Like many librarians, Debbie is a little bit of a late bloomer. She came to librarianship after two previous careers in the medical, educational, and social services fields. After obtaining her Master’s in Library Science in North Carolina, her home state, Debbie began her career as a librarian at a middle school.
The truth is that Debbie had never NOT been in libraries. She’d spent her high school years in the school library, helping the librarian, sitting in the corner enjoying a good book, or eating her lunch in the back room. In college, she worked part-time in a public library, an experience that left many fond memories. “Doug, the head librarian, got a kick out of showing me the ropes,” remembers Debbie, “and I’d help with programming, organizing, and assisting in title selection. He liked to share his knowledge with others, and I learned everything I could.”
When she completed her bachelor’s degree, Debbie didn’t stray from libraries. In fact, she was such a devoted patron at her local library, the staff asked her to become a volunteer board member. She accomplished so much in that role, they invited her to serve on their regional board, and then, eventually, to become the board secretary.
Debbie’s MLS program guided students to work in rural school libraries, and her graduate coursework enabled her to obtain certification in both public and school sectors. After Debbie had worked in the middle school library for a year, her former beloved mentor at the public library died. A sense of loyalty, of honor, of respect compelled Debbie to apply for the position he’d held, Head Librarian, and she got the job. Her years of experience had, of course, helped to bring her full circle, but she likes to believe that God also had a hand in it. 😊
Can you talk a little about how you joined the Collection Development team at Ingram?
When I worked in a middle school library, and then managed a small, rural public library in a regional system, I did everything from checking out books and helping patrons, to programming, yearly budgets, and grant applications. But what I enjoyed most was title selection. So, now I work at Ingram doing what I love in a category I’m passionate about. I have finally found my niche.
You create lists for Graphic Novels and manage the Graphic Novels standing order program. Can you remember how old you were when you first began reading and enjoying graphic novels?
I was around seven when I found some of my Dad’s old comic books from the 1950’s and 60’s. To a hyperactive child and reluctant reader, these issues of Donald Duck, Hot Stuff the Little Devil, and Archie and Friends were a doorway to quietly enjoying books. Suddenly, a voracious reader was born.
What aspect of your job do you most enjoy?
The books -- always the books! I love exploring new titles, new authors, new illustrators. It’s a thrill to be able to work with people who share your passion, and I really enjoy talking to our customers about graphic novels.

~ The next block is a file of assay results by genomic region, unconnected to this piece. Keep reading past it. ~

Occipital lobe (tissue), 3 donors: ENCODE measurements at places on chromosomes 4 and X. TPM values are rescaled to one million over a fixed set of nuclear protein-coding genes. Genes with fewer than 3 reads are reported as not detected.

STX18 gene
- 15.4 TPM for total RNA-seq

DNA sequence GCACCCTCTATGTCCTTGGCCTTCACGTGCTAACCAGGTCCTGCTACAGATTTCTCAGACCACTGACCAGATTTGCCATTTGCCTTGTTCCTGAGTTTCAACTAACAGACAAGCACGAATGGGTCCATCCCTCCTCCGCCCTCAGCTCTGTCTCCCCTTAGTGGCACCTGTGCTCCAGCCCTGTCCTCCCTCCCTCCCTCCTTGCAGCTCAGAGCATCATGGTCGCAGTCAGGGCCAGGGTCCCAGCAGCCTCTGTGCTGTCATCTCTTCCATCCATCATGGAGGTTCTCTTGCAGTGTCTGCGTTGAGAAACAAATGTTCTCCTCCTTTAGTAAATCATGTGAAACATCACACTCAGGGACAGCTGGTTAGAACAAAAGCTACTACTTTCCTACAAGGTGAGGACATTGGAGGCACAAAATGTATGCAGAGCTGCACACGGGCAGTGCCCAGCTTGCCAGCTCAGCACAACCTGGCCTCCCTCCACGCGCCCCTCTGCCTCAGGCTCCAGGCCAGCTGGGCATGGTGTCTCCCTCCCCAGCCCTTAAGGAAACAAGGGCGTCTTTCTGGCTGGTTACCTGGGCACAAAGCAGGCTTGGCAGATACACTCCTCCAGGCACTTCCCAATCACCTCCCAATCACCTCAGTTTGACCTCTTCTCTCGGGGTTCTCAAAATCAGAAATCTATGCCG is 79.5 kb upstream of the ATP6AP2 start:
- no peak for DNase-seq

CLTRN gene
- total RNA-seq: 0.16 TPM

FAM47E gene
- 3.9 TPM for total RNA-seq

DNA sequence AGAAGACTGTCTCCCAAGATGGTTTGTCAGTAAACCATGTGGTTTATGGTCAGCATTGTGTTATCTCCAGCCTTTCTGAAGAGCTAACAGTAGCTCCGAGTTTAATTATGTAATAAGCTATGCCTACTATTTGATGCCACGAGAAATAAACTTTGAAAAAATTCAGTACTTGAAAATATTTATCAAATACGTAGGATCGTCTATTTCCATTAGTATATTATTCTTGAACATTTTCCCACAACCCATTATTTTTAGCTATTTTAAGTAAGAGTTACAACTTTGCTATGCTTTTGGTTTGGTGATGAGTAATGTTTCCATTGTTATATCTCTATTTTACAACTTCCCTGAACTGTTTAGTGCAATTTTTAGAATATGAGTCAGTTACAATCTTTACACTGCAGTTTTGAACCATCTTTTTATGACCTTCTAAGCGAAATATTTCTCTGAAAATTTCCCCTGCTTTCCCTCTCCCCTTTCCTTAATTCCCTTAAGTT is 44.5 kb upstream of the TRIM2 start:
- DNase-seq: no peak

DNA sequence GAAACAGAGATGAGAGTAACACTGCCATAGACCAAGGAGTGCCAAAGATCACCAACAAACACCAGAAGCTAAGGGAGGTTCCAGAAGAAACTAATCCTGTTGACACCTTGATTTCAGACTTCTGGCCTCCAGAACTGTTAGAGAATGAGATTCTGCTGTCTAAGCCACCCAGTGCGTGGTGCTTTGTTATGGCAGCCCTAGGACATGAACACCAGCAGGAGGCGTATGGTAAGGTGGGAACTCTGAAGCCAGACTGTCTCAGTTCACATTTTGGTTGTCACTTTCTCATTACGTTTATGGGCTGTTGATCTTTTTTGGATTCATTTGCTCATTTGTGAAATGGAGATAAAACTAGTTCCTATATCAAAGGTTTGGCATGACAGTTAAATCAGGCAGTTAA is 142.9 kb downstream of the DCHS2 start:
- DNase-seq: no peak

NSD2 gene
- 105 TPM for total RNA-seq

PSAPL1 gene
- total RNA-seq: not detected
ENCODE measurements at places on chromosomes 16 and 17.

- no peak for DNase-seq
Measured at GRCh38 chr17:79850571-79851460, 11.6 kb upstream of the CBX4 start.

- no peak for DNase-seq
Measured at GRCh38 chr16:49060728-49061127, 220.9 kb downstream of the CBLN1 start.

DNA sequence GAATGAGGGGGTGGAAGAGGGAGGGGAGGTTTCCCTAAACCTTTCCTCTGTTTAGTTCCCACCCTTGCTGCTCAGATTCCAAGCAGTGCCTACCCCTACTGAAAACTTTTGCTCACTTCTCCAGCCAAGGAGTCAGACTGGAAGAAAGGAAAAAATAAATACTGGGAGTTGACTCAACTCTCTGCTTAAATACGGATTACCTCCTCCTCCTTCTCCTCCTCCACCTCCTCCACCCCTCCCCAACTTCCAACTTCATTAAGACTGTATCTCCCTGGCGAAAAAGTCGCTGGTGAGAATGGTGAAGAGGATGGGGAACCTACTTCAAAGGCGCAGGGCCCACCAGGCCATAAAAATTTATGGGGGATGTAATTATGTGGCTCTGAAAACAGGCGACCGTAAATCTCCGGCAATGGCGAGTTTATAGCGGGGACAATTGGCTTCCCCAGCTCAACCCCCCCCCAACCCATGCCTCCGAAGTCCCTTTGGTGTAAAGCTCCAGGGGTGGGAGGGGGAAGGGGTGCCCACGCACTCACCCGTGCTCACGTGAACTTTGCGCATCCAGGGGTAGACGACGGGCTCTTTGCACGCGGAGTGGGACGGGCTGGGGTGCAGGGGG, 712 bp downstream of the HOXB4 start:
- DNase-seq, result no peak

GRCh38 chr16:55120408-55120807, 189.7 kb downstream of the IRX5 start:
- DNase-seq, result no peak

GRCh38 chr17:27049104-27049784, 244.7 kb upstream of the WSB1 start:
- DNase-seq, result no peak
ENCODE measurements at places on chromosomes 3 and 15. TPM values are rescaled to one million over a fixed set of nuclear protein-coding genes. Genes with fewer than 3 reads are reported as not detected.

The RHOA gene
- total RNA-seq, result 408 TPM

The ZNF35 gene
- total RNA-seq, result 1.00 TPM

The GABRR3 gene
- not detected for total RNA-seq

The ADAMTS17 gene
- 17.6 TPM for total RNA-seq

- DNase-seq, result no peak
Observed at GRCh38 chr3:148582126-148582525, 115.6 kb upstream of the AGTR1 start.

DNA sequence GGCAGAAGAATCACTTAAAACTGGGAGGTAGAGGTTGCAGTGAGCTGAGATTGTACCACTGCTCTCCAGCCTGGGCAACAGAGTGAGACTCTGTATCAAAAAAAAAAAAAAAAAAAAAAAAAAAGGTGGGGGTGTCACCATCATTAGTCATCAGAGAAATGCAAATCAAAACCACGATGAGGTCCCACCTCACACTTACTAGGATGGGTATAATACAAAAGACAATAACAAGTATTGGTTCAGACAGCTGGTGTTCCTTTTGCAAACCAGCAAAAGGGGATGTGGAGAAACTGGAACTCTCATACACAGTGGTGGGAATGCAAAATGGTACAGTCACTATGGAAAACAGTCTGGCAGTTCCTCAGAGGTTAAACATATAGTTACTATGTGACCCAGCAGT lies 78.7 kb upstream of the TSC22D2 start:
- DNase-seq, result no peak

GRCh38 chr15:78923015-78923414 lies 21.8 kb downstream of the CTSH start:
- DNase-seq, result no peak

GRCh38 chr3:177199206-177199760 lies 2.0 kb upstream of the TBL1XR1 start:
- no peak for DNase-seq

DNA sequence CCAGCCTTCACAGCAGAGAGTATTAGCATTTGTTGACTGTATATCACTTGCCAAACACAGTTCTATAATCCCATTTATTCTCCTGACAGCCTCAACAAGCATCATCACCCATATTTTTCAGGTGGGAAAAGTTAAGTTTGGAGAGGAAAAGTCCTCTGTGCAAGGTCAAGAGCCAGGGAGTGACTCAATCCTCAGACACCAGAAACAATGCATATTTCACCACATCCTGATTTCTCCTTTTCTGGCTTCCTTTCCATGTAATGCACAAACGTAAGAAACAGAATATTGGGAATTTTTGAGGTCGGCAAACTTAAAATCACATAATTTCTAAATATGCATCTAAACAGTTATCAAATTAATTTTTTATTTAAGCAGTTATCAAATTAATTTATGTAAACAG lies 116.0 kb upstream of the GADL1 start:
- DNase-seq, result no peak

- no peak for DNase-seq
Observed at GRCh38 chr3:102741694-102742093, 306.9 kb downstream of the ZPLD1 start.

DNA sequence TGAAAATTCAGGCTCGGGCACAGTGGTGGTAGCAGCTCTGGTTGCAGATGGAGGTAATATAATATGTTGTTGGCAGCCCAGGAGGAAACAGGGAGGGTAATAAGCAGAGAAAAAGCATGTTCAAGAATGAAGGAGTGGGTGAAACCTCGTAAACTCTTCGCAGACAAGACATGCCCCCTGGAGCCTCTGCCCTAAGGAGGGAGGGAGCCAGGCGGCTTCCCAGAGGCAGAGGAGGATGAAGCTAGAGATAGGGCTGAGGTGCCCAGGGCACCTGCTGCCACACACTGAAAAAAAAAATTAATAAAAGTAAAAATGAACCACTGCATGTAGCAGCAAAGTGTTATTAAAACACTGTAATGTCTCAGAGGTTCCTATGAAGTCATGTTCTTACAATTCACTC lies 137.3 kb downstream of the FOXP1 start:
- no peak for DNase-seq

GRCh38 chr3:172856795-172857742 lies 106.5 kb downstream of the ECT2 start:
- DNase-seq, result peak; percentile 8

How would you advise someone to discover the joys of reading Graphic Novels?
Find a graphic novel that is along the lines of a genre you like to ordinarily read—or even a television show you like to watch. There are many novels that have been adapted to graphic novels, and television shows adapted from graphic novels. This is a tremendous hook for a lot of readers.
What book are you currently reading?
I am never reading just one. I just finished Spy Island by Chelsea Caine. Now I’m reading The Mystery of Mrs. Christie by Marie Benedict and They Turned the World Upside Down by Charles Martin; I’m listening to Poppy Done to Death by Charlaine Harris, and Depth of Winter by Craig Johnson. I’m also looking forward to reading my just received copies of The Bounty by Janet Evanovich and Steve Hamilton and An Incurable Case of Love, Volume 7 by Maki Enjoji.
What skills do you feel are vital to your role in Collection Development?
My knowledge of graphic novels and Manga, the creators, and the industry. So many people shy away from graphic novels, but I love to share everything I know about them, because I think that people MUST experience them!
If you were to create your own graphic novel, who would be your protagonist?
My protagonist would most likely be a conglomeration of the strong women who influenced so much of my life. No special powers needed, but they would all become part of a superheroine simply by being themselves.
Why do you think graphic novels have become more mainstream in the last 20 years, and why do many educators consider them effective teaching tools?
I firmly believe part of the growth in popularity of graphic novels is due to expanded scope. For so long, male readers dominated the market, so that’s who the industry catered to. But the genre’s focus and stories have shifted in recent years to include women, the LGBTQIA+ experience, people of color. This added a depth and richness it previously lacked.
I especially love the increase of nonfiction works. Yes, more educators accept graphic novels as an instruction tool for reluctant and struggling readers, because their text format and visual content offer clues to deciphering the meaning of words. But, as a former instructor to reluctant and struggling readers who has seen the positive results of using graphic novels in the classroom, I wish more teachers and parents incorporated them within the curricula to help kids who struggle with reading. They truly do help.